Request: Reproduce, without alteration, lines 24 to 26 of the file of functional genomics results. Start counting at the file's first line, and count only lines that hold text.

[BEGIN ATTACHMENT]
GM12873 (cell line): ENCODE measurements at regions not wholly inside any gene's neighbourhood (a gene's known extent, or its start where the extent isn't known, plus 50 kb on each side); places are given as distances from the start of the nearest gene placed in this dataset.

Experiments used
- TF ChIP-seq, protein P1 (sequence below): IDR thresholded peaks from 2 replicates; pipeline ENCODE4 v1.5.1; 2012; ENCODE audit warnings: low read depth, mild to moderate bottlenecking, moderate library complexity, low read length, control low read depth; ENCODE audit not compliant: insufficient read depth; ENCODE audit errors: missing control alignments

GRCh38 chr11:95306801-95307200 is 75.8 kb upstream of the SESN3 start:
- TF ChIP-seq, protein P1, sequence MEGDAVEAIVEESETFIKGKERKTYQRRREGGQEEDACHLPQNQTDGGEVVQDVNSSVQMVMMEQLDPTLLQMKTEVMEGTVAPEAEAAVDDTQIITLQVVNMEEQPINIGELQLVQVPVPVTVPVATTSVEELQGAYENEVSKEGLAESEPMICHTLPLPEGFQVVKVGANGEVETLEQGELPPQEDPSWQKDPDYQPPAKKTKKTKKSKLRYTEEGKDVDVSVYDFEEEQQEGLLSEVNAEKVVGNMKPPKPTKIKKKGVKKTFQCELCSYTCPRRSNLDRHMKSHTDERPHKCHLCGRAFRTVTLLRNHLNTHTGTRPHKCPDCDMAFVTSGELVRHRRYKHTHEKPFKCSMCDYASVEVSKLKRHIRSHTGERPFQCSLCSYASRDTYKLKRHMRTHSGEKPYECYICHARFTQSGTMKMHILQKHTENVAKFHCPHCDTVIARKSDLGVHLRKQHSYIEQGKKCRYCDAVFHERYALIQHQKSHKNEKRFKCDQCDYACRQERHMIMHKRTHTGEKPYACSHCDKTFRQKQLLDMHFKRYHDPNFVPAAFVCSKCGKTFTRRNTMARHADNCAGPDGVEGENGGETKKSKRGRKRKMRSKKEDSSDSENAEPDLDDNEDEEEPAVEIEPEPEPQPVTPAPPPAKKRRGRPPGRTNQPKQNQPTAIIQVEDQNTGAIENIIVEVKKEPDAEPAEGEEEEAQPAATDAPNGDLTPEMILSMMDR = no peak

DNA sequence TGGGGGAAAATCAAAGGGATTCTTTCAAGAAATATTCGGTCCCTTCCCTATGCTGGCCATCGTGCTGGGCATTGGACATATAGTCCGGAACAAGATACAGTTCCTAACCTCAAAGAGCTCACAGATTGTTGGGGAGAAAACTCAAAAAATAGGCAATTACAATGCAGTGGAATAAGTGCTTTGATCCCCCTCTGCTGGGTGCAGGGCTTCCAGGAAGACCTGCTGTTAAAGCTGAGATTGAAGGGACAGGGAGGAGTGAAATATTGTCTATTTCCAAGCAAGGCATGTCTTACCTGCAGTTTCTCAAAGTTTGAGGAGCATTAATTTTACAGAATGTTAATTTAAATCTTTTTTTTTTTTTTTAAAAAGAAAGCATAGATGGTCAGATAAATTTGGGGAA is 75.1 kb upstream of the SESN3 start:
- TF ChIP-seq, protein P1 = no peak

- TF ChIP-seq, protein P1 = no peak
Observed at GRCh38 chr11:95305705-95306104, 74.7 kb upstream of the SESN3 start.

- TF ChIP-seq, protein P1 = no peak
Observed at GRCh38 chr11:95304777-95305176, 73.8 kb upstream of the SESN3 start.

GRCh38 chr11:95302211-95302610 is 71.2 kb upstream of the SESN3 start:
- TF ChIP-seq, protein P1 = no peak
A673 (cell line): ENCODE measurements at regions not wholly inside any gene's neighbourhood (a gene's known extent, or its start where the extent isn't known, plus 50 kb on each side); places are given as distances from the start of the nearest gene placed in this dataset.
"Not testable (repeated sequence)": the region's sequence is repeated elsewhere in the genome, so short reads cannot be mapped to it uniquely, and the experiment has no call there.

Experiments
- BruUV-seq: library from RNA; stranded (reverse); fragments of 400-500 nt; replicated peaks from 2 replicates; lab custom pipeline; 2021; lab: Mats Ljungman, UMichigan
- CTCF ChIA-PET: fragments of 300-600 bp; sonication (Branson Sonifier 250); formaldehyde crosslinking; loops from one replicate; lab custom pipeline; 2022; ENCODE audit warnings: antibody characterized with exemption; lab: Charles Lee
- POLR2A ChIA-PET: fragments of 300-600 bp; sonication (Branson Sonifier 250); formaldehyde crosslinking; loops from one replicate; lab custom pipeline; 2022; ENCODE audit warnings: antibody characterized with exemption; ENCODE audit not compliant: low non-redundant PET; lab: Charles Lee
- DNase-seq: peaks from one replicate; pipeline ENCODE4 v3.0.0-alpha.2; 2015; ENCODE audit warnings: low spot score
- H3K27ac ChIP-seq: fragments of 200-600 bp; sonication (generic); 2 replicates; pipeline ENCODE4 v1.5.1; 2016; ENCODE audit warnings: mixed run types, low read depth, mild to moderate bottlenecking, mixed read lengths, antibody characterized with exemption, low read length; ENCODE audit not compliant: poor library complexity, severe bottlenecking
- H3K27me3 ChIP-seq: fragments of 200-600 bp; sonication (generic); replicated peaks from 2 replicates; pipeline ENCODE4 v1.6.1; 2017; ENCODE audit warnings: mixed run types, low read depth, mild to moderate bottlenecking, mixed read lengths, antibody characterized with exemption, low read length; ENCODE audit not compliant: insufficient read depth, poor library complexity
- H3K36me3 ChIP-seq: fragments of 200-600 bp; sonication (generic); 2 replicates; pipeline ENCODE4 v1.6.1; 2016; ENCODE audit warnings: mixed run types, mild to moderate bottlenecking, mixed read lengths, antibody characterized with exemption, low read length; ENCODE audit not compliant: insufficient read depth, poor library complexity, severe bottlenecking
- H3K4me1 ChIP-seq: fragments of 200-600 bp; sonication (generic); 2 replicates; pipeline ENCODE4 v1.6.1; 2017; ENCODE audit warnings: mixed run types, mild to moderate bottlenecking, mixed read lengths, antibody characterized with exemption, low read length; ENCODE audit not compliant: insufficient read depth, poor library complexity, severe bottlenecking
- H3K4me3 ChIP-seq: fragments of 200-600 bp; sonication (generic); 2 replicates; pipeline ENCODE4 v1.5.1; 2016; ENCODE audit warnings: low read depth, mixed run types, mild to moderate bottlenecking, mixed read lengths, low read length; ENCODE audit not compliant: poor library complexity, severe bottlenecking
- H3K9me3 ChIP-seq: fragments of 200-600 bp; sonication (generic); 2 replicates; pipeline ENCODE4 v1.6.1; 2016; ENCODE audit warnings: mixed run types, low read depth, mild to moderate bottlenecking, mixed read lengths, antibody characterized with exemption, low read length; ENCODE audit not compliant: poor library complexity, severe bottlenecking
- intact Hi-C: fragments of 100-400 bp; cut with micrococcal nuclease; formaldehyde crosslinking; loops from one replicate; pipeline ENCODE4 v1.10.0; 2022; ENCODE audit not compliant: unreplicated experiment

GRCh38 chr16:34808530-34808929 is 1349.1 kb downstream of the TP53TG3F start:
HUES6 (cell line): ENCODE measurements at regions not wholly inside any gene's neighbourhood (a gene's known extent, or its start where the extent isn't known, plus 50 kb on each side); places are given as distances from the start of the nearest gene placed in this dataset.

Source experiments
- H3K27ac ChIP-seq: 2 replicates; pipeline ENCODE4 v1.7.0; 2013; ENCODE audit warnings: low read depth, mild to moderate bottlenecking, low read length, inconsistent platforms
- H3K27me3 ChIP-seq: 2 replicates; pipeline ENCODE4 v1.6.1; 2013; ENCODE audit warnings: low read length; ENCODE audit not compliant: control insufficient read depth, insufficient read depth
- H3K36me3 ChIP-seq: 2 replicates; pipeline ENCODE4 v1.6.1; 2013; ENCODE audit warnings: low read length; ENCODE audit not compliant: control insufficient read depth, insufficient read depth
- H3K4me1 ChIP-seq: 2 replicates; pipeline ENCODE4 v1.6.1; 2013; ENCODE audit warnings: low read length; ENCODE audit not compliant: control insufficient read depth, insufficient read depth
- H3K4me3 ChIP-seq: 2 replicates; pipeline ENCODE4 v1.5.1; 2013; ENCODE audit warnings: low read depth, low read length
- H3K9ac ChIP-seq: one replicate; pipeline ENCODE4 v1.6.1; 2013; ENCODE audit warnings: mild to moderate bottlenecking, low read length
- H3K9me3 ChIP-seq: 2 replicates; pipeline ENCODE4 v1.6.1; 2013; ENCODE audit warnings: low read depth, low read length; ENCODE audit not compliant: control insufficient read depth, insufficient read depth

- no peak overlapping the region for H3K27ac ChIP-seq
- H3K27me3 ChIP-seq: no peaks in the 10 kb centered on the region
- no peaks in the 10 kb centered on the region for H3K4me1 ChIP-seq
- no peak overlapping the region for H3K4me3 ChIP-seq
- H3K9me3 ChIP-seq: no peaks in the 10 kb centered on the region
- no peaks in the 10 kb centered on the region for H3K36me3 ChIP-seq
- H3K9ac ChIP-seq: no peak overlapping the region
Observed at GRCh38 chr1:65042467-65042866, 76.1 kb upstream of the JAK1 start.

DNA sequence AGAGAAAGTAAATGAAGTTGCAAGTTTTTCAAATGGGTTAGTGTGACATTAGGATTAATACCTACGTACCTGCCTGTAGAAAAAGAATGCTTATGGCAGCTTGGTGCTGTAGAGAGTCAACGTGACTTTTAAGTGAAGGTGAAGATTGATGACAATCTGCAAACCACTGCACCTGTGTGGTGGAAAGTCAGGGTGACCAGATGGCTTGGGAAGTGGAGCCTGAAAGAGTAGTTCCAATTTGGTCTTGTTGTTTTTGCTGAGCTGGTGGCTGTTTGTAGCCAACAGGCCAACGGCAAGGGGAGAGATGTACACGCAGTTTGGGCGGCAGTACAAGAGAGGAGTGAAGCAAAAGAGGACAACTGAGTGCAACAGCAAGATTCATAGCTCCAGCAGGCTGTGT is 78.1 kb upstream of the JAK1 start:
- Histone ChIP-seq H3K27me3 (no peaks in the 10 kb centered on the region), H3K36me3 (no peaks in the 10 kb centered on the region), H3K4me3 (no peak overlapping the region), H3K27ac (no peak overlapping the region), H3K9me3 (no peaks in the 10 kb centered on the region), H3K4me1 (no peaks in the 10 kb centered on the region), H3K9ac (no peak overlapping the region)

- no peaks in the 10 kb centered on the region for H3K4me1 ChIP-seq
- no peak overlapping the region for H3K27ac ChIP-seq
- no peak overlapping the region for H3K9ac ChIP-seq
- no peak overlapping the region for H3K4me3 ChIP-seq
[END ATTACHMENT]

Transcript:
- H3K4me1 ChIP-seq: fragments of 200-600 bp; sonication (generic); 2 replicates; pipeline ENCODE4 v1.6.1; 2017; ENCODE audit warnings: mixed run types, mild to moderate bottlenecking, mixed read lengths, antibody characterized with exemption, low read length; ENCODE audit not compliant: insufficient read depth, poor library complexity, severe bottlenecking
- H3K4me3 ChIP-seq: fragments of 200-600 bp; sonication (generic); 2 replicates; pipeline ENCODE4 v1.5.1; 2016; ENCODE audit warnings: low read depth, mixed run types, mild to moderate bottlenecking, mixed read lengths, low read length; ENCODE audit not compliant: poor library complexity, severe bottlenecking
- H3K9me3 ChIP-seq: fragments of 200-600 bp; sonication (generic); 2 replicates; pipeline ENCODE4 v1.6.1; 2016; ENCODE audit warnings: mixed run types, low read depth, mild to moderate bottlenecking, mixed read lengths, antibody characterized with exemption, low read length; ENCODE audit not compliant: poor library complexity, severe bottlenecking